Thanked by 1CHGiffen
  • canadashcanadash
    Posts: 1,455
    I posted something similar a while ago. Here are the responses. I hope this helps. http://www.musicasacra.com/forum/discussion/6386/what-should-i-own#Item_21
    Thanked by 1noel jones, aago
  • WendiWendi
    Posts: 633
    Thank you all. I do want choir repertoire, for both the ordinary and extraordinary forms of the Mass as well as Liturgy of the Hours and other devotions outside of the Mass. I am hoping that by picking the brains of this forum I can build a solid library of resources to draw from. Cdpl and other sites I have learned of here are very helpful but I am very much a novice yet, and sometimes I'm not even sure what I'm supposed to be looking for. (I'm not a music director...I'm that parishioner who's constantly agitating for better music). The priest and the music director are moving the parish in a great direction, but they are both insanely busy (the music director has other jobs and a family) so I'm trying to gather resources for them since I have more time to devote to the task.
  • WendiWendi
    Posts: 633
    canadash...thank you very much for the link. Francis suggested a sacred music starter pack...that is a great idea. I cannot be the only person in the pew that wants to help but doesn't know where to begin.
  • Protasius
    Posts: 468
    The Musica divina by Carl Proske, Sammlung ausgezeichneter Kompositionen by Lück (both found on IMSLP).
  • WendiWendi
    Posts: 633
    M Jackson Osborne...THANK YOU. I had college professors like you and I LOVED them. Since I tend to to everything thoroughly or not at all, I greatly appreciate all the background information sources as well.

    I am currently working my way through Catholic Music through the Ages, it is fascinating and has already introduced me to additional composers.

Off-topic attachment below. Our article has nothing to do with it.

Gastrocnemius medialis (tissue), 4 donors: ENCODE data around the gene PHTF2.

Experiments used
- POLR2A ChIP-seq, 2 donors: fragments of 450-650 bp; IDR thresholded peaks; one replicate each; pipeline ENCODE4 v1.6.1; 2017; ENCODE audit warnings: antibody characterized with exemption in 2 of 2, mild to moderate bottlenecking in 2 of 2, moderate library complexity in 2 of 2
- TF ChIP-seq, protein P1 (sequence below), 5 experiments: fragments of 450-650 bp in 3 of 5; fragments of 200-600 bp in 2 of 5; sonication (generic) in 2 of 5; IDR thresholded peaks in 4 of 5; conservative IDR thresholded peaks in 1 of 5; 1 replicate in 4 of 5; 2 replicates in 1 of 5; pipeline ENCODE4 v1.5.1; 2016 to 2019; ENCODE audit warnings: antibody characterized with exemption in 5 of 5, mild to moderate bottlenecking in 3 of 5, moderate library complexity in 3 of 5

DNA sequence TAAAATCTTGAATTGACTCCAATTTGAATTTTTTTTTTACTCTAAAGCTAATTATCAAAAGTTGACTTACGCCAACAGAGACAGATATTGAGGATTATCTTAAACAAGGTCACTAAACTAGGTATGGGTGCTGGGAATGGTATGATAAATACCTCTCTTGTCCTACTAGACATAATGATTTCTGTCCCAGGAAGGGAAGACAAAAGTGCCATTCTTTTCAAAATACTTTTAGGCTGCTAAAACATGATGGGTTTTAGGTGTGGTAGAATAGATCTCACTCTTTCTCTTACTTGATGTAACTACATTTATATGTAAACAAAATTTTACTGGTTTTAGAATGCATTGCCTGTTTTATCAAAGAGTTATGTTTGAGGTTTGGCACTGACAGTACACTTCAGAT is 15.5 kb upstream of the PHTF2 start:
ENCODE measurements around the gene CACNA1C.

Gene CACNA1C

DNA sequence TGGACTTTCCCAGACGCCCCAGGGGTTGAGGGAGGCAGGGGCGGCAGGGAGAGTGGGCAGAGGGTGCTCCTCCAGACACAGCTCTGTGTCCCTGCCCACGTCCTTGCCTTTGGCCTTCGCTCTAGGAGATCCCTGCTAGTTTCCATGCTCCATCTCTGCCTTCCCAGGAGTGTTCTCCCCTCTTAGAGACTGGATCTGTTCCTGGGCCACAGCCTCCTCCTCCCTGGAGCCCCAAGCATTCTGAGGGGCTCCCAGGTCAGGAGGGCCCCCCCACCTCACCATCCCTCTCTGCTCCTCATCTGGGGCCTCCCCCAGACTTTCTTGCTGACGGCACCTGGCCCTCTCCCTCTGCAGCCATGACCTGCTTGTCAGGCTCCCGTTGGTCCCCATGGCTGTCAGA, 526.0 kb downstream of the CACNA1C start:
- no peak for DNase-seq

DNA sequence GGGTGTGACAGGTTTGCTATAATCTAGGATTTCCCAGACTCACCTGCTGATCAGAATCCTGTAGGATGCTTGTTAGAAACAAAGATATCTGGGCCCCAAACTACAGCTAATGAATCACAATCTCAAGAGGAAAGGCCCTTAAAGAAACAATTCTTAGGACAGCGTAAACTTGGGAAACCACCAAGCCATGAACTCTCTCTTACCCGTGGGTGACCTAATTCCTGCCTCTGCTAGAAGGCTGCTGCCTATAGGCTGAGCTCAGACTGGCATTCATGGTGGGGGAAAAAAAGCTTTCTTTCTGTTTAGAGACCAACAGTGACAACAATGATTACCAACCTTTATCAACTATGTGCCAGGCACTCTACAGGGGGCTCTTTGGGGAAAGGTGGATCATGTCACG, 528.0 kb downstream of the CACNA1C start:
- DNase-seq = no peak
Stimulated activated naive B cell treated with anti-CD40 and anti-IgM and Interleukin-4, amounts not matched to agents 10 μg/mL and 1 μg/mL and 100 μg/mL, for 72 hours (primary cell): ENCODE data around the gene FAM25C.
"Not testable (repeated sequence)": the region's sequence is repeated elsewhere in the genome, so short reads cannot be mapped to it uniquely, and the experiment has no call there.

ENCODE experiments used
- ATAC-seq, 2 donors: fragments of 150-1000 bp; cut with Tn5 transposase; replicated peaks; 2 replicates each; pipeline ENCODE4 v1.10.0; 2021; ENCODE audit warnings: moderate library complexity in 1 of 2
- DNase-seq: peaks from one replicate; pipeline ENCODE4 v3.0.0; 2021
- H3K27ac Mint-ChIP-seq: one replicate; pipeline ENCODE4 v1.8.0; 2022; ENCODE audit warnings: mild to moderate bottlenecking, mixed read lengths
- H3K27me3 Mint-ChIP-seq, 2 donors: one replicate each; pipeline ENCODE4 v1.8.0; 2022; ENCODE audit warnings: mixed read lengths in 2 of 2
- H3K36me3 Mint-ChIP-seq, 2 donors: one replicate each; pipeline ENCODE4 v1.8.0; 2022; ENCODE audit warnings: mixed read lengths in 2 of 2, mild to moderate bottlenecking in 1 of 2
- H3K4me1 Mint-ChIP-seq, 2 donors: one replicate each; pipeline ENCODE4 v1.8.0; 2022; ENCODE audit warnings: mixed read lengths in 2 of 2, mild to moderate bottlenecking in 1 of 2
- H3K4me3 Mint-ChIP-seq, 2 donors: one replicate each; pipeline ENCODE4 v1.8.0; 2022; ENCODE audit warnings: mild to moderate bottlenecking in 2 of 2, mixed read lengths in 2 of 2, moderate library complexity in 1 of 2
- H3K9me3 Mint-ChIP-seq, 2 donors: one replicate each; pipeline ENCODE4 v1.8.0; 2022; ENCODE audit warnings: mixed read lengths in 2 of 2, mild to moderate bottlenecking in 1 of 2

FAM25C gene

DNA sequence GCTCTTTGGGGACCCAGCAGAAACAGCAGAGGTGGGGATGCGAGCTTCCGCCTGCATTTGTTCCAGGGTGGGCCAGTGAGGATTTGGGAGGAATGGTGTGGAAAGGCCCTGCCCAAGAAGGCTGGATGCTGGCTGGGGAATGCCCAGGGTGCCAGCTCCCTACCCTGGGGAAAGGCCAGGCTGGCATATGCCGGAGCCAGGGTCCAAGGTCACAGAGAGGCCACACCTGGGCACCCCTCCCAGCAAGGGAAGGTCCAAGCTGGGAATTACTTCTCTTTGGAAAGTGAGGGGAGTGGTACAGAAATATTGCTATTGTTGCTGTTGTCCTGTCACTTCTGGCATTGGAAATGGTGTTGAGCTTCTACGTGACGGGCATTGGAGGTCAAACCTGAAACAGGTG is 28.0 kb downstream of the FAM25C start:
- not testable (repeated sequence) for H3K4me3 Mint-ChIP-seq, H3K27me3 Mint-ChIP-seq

Which leads to another question. Is there a comprehensive list somewhere of composers? I know some of the most popular, Bruckner, Palestrina, Tallis, Byrd, Mozart, Elgar, etc...but I also know that there are many more. So far I've been simply writing down the names as I encounter them in my reading, or when singing pieces with our church choir, however if there is an actual list somewhere it might help speed up the process and give our choir more options to choose from.
  • WendiWendi
    Posts: 633
    Frogman noel jones... thank you as well. I will search out those books. I've only been singing chant since September and although I'm beginning to "get" it, I would greatly appreciate more in depth study.
  • perg1224perg1224
    Posts: 5
    The "White List" (which has no force anymore can be had at this link: http://musicasacra.com/literature/ (Last item on the page). It will include much of the best repertoire and composers prior to 1920 or so.
    Thanked by 1Wendi
  • benedictgal
    Posts: 797
    I would also include the Simple English Propers.
    Thanked by 1Wendi